I was very fortunate to take part in the German Marshall Fellowship during the debate leading up to Brexit and before the election of Donald Trump. Further, France and Germany were in the midst of political unrest presaged by many cultural forces that were made more pronounced by the pressure of waves of refugees immigrating from across North Africa. Many of our conference calls and reading assignments leading up to traveling to Europe centered on understanding the inner workings of the European Union and United Nations. Some of the most impactful conversations we had focused on the plight of Syrian refugees, understanding the political dynamics of German elections, and learning the importance of stable and consistent United States engagement within the E.U.
The structure of the fellowship is exceptional, providing each fellow many opportunities to interact closely with the other fellows at every stage. We started in Washington D.C., where the American and European fellows came together for briefings and case studies. From there, all of the American fellows proceeded to Brussels, Belgium, where we spent time at briefings on the inner workings of European Parliament and NATO. We arrived in Brussels only days after 2016’s coordinated suicide bombing attacks at air and ground transportation hubs. Seeing the memorials for the thirty-two victims, we felt the weight of arriving in the midst of a tragedy. Leaving anxious loved ones in the United States was stressful, but the graciousness of our hosts and the deeply thoughtful questions and professional behavior of my peers made me very humbled to have been selected.
I will never forget our day trip to Ypres where we saw the thousands of graves of those who died in the fields of Flanders during WWI and again in the Battle of the Bulge during WWII. The echoes of the American Civil War in both conflicts brought to mind the sorrowful reflections of Abraham Lincoln’s Gettysburg Address. I certainly came away more deeply convinced that a key test of our devotion to those who give their lives in battle is our commitment to preventing further loss of life.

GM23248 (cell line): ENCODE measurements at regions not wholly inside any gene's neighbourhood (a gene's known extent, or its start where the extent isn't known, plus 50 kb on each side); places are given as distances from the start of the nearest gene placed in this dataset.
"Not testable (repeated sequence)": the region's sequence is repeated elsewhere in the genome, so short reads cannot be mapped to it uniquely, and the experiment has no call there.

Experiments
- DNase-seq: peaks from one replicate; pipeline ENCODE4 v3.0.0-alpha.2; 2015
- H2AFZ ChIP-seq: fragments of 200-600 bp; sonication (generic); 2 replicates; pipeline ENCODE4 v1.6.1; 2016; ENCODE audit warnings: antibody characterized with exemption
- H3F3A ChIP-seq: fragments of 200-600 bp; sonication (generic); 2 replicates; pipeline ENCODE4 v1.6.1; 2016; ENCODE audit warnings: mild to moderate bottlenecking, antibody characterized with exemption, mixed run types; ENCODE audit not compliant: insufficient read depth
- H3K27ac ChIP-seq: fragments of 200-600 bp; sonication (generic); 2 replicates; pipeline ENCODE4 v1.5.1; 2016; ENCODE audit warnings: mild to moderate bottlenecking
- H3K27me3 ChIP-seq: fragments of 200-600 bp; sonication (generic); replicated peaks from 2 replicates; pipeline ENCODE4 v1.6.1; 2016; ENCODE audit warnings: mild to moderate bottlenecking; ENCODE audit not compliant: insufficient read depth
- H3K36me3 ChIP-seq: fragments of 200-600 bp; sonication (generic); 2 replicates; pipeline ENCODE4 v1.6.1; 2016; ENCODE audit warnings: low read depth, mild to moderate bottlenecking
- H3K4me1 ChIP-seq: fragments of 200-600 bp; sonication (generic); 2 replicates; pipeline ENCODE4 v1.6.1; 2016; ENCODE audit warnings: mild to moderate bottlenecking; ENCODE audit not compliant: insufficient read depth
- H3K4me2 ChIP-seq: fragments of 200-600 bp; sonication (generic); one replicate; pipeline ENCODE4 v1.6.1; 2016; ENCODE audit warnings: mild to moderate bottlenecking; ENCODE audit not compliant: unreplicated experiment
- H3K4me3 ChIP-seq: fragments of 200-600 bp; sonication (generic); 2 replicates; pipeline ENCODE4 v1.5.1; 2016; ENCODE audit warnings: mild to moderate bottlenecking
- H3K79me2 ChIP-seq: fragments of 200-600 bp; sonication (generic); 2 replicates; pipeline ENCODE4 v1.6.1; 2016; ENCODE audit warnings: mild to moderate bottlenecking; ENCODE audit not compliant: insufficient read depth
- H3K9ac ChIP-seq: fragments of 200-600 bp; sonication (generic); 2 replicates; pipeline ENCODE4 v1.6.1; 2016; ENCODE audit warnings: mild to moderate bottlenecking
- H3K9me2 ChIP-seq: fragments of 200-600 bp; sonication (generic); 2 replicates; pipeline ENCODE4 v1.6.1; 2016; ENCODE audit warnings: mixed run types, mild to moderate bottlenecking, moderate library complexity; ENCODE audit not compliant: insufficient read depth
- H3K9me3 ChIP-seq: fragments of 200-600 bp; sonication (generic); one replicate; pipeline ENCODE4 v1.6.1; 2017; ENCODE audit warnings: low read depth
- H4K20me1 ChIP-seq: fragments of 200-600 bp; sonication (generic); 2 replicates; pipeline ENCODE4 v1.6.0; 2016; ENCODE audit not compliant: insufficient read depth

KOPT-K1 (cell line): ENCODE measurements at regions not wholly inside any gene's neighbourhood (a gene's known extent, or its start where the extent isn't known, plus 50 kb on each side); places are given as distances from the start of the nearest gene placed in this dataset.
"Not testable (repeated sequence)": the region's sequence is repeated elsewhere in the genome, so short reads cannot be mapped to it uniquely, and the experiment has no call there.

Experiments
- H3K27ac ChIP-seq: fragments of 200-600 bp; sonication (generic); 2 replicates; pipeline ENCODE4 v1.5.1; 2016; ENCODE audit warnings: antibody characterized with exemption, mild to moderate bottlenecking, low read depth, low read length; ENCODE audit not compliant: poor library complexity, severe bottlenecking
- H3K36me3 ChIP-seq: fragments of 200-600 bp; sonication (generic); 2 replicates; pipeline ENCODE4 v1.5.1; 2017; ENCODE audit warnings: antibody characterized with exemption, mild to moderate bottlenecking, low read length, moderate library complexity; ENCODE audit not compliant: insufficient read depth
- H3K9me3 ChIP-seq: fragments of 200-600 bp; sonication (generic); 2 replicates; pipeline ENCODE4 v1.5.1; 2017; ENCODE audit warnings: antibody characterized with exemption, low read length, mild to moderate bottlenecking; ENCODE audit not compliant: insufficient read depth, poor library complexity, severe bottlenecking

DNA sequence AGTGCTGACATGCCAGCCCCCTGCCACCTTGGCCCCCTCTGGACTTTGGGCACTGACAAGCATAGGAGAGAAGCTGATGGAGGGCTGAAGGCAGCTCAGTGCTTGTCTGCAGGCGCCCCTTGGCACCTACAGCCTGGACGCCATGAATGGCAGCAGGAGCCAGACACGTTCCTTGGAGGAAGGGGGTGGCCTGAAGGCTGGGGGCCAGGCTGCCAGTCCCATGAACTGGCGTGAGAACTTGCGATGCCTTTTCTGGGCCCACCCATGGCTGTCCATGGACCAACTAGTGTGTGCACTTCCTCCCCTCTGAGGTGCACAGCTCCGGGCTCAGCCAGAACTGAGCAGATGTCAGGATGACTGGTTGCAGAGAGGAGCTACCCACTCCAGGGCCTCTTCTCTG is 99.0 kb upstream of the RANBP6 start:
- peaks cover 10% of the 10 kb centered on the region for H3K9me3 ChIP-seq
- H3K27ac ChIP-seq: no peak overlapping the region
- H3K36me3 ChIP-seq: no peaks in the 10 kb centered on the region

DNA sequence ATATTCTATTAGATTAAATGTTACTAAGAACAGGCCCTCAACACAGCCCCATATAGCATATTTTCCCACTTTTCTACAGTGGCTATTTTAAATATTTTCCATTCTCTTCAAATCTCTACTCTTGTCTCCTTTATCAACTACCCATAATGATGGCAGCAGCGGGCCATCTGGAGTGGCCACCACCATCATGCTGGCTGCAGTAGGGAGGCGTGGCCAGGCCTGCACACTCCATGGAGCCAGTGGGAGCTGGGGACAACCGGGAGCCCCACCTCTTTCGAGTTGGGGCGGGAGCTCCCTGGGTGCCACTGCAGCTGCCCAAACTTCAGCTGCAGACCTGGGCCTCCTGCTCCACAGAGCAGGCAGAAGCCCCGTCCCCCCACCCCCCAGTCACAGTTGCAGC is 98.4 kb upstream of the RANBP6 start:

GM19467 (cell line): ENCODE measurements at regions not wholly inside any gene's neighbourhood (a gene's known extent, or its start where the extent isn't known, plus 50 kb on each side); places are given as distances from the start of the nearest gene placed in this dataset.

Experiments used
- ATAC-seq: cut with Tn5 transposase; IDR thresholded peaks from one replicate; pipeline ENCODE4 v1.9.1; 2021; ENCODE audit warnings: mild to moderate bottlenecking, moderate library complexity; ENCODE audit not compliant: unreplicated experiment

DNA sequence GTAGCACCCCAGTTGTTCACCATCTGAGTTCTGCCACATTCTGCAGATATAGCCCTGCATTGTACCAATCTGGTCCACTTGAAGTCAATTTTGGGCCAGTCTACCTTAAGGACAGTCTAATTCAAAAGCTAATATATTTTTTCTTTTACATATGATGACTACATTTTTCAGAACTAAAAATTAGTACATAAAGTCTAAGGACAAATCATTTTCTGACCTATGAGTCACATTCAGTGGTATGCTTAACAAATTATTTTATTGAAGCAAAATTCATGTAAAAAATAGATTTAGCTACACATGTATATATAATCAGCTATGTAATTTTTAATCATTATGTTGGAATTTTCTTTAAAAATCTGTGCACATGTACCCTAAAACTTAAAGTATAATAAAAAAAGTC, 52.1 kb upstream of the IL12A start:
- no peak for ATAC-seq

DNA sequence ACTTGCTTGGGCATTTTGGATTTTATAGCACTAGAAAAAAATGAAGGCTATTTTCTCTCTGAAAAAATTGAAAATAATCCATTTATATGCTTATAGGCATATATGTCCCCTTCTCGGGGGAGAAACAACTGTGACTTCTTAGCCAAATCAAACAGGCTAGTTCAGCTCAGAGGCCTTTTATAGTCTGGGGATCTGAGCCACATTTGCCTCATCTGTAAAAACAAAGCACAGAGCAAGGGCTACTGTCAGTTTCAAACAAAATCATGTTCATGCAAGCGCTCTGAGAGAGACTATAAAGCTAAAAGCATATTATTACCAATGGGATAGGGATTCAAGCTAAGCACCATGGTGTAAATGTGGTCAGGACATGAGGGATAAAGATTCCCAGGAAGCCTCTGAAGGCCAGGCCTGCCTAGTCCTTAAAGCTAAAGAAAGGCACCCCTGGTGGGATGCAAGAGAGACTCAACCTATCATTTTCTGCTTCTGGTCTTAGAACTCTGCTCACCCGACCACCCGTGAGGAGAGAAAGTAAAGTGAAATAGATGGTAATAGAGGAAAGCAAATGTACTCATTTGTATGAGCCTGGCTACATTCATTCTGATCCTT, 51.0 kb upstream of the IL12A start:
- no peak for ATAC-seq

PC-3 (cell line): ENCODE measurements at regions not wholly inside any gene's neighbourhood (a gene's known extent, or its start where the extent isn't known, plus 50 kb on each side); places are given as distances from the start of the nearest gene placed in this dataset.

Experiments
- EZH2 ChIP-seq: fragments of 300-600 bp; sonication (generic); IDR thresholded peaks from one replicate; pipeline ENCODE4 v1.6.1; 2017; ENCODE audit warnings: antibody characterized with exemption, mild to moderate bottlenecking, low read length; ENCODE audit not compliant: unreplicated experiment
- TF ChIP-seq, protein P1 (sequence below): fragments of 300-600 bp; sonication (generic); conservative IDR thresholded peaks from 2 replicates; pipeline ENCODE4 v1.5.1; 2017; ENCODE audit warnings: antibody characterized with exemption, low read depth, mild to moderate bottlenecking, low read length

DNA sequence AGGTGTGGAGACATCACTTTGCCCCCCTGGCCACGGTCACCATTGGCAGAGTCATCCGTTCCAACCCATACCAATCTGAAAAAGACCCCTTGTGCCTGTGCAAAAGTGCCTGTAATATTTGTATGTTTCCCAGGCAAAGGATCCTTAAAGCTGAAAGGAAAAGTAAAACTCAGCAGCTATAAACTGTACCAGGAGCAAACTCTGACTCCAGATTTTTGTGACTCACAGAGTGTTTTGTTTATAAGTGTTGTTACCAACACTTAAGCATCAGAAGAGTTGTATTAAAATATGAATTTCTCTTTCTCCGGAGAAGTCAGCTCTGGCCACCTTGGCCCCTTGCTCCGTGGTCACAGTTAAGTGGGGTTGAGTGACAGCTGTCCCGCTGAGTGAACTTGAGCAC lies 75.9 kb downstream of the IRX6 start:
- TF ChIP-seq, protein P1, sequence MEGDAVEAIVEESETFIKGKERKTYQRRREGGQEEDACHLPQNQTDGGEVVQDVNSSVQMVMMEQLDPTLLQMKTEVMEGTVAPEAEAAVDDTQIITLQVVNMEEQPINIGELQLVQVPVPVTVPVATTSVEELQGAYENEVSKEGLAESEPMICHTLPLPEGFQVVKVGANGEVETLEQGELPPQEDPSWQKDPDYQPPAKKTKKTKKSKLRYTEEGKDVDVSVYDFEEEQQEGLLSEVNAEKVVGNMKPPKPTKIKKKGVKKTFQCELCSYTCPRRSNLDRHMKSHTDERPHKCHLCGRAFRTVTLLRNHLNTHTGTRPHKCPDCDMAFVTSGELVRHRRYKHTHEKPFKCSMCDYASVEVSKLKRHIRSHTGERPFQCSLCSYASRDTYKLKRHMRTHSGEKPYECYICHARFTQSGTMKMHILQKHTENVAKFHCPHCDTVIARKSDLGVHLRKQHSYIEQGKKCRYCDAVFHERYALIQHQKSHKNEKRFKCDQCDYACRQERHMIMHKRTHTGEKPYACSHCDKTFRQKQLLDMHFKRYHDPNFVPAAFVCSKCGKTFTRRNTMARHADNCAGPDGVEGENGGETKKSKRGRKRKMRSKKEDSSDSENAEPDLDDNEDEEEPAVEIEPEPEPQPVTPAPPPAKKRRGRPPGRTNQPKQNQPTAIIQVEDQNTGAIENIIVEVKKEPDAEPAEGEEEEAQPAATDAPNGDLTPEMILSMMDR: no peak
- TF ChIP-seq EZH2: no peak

While each fellow is assigned three unique country visits between initial sessions in Brussels and concluding the fellowship in Berlin, I felt particularly lucky to have been assigned visits to the United Kingdom, Turkey, and Montenegro. In each country, the fellows were required to establish a professional meeting that built on their professional experience or academic interests. Each day is tightly scheduled and in Turkey, we spent time in the capital Ankara and Istanbul. One of my more memorable lessons from Istanbul was never to schedule a meeting across the Bosporus Strait unless you have budgeted two hours for transportation there and back! Fortunately, the government business development agency I visited had a driver who returned me to my hotel in time for my next group meeting. Turkey also brought me face to face with some of the bravest journalists I’ve ever met.